Great Inducements to Settlers
There have been two Williams counties in North Dakota. The first was created in 1873 south of the Missouri River. In 1891, the state legislature created a new Williams County in the northwest corner of the state. The name honors Erastus Appelman Williams, an early North Dakota politician who served in both the territorial and state legislatures. On this date in 1896, the Williston Graphic announced that Williams County was the place to be. At the time, the county encompassed nearly 4,500 square miles with about three million acres of good farming and grazing land.
The newspaper crowed about farm land that was good for virtually all grains and vegetables. In addition, the grazing land was equal to any other in the state, with hay and shelter easily found, and many small streams. According to the newspaper, mild winters meant that livestock grazed the open range all year long. About 250 miles of the county border ran along the Missouri River, making irrigation both practical and cheap. The county also boasted mineral wealth. Lignite coal could be found in abundance in layers up to twenty feet thick. There were also beds of high quality sulphur.
Williston has always been the county seat. In 1896 it was described as a thriving town with hotels, restaurants, numerous shops, a blacksmith, two brickyards, two churches, billiards halls, a school, a courthouse, and a jail. It was located on the Great Northern Railroad and was only twenty miles from Fort Buford.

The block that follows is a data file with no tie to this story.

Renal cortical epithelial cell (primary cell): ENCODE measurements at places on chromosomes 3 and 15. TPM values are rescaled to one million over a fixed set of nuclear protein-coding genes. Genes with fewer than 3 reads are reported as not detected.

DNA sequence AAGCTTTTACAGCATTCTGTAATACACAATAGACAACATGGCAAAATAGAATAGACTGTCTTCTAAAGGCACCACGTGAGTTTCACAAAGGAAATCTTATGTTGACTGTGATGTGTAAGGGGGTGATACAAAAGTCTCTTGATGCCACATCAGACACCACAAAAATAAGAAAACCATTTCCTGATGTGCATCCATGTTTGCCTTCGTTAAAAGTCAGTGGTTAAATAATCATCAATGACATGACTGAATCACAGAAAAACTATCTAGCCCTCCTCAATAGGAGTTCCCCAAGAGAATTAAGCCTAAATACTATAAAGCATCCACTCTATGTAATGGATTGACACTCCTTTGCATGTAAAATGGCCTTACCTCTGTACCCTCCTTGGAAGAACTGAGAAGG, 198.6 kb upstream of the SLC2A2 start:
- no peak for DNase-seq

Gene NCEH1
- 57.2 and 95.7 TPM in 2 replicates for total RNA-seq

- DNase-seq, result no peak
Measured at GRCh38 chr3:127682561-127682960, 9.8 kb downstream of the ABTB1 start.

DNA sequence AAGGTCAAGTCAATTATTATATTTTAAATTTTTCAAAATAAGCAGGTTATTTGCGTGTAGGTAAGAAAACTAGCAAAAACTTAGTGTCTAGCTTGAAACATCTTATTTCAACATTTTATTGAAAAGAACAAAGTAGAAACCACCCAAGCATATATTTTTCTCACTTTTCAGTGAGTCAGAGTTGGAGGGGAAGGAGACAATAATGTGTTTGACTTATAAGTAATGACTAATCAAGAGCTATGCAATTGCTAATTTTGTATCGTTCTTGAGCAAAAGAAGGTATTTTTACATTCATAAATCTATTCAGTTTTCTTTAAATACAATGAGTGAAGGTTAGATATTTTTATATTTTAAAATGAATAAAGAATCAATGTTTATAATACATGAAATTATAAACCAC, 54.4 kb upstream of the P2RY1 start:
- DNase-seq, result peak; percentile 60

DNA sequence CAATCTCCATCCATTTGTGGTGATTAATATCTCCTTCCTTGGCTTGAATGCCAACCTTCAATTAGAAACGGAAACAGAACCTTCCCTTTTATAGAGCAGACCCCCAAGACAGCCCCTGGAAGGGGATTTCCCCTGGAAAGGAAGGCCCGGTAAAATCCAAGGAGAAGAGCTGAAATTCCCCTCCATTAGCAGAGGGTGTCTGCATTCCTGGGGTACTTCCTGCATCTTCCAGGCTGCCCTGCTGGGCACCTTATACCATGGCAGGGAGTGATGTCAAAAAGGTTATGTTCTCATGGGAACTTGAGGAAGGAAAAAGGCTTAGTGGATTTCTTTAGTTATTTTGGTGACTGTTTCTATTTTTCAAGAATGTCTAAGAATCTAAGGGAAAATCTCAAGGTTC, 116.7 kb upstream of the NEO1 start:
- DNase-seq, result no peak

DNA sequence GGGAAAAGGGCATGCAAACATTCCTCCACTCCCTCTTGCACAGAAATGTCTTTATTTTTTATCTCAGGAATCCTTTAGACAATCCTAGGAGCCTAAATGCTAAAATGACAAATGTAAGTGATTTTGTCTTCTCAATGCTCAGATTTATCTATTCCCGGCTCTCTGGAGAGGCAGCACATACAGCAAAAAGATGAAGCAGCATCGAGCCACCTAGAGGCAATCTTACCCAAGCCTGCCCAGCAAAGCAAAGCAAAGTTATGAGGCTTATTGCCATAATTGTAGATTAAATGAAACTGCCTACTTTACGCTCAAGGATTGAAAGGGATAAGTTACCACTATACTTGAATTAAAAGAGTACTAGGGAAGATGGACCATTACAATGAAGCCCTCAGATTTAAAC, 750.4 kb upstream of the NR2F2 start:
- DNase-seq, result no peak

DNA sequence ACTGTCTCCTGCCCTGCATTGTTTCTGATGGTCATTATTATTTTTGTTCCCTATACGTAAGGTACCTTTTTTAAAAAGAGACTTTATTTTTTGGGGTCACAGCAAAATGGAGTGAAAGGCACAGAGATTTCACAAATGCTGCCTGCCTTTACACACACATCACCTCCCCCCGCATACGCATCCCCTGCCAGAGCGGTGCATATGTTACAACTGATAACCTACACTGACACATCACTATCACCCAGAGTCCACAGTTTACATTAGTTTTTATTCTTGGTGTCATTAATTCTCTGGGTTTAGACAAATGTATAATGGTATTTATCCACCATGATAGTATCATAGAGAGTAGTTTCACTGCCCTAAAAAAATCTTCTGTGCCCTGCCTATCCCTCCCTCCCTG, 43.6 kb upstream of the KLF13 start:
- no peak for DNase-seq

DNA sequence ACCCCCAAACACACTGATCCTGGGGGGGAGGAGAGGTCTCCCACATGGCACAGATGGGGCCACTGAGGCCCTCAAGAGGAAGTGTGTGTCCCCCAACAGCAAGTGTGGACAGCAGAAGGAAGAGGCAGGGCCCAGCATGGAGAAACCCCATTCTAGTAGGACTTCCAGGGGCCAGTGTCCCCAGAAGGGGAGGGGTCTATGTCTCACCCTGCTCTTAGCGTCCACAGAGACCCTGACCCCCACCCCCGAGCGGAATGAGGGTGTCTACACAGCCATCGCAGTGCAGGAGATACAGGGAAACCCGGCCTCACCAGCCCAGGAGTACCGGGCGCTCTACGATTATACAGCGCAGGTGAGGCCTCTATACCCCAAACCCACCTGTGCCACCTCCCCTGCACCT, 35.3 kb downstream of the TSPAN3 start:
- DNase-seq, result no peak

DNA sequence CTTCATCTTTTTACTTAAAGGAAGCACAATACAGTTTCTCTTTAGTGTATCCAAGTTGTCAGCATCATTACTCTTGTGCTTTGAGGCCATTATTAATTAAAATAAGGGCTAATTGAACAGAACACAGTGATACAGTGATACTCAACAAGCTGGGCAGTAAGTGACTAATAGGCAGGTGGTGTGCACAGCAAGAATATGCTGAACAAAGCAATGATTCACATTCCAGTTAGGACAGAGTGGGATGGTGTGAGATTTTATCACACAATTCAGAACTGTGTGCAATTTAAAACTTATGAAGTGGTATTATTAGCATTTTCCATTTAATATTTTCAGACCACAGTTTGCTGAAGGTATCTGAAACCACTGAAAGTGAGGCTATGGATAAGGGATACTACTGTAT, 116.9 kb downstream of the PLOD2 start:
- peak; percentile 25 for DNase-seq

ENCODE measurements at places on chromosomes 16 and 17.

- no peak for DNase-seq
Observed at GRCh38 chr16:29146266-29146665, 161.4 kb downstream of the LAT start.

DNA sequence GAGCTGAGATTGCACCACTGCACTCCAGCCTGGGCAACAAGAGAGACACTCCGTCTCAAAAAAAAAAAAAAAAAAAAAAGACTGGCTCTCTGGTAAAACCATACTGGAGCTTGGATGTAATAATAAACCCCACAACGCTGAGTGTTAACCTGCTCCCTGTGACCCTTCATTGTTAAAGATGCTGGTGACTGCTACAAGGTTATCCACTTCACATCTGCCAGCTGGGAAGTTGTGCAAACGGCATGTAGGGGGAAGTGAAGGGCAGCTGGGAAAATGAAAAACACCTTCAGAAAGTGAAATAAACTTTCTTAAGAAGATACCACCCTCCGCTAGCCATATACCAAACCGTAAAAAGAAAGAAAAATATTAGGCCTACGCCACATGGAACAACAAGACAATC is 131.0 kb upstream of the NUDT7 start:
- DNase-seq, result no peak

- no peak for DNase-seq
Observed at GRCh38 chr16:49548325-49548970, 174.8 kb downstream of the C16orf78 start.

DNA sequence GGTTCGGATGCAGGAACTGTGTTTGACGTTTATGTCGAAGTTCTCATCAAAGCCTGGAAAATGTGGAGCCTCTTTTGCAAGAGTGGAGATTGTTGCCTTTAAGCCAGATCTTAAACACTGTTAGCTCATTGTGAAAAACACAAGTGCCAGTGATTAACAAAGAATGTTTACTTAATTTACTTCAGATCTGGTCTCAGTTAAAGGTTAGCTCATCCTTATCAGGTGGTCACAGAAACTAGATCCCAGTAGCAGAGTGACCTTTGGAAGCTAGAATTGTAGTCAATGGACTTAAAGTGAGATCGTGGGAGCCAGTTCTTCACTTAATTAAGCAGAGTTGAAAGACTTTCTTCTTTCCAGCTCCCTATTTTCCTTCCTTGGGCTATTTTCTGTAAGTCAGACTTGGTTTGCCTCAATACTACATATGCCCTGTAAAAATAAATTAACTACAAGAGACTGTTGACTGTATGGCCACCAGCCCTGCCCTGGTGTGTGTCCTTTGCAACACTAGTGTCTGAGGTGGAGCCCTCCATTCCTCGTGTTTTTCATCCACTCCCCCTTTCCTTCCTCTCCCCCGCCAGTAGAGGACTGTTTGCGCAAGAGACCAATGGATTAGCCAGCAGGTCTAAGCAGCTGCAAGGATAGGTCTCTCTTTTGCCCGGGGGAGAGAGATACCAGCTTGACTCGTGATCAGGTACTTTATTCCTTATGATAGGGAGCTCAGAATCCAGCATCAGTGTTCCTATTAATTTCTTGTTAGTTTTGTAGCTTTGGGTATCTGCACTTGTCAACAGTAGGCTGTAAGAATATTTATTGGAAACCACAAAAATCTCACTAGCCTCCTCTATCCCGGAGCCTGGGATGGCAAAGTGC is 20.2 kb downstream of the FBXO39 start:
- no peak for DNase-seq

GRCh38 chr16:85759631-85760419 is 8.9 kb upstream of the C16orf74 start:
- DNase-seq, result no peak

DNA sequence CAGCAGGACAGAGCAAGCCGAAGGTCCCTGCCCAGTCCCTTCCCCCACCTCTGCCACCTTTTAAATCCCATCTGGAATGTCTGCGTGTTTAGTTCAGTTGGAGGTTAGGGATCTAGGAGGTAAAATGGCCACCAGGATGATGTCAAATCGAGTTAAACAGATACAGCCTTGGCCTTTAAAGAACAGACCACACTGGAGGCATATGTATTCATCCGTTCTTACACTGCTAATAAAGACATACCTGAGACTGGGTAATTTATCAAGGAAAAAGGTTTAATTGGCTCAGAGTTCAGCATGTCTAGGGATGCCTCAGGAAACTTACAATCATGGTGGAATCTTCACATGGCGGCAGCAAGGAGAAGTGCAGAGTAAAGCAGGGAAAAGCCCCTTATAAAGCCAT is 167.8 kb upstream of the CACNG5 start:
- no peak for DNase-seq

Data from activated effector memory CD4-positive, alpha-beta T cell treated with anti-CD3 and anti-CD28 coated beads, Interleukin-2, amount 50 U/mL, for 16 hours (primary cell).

Williston is one of the many locations in the state named for people with a railroad connection. James J. Hill named it for his friend Daniel Willis James, a board member of the Northern Pacific Railroad.
In 1890, Williston’s population was 294. By 2010 it had grown to more than fourteen thousand. And the census estimate for 2015 neared 27,000, making it the sixth largest city in North Dakota.
Today the economic base in Williams County consists of agriculture, oil, and tourism. Fort Union Trading Post National Historical Site and Fort Buford are located in Williams County, as is the Missouri-Yellowstone Confluence Interpretive Center near Williston.
Dakota Datebook written by Carole Butcher
Williston Graphic. “Williams County: A Brief Description of Its Great Inducements to Settlers.” 24 April, 1896.
United States Census Bureau. "https://www.census.gov/programs-surveys/popest.html" https://www.census.gov/programs-surveys/popest.html Accessed 22 March, 2017.
Williams County, North Dakota.
Accessed 22 March, 2017.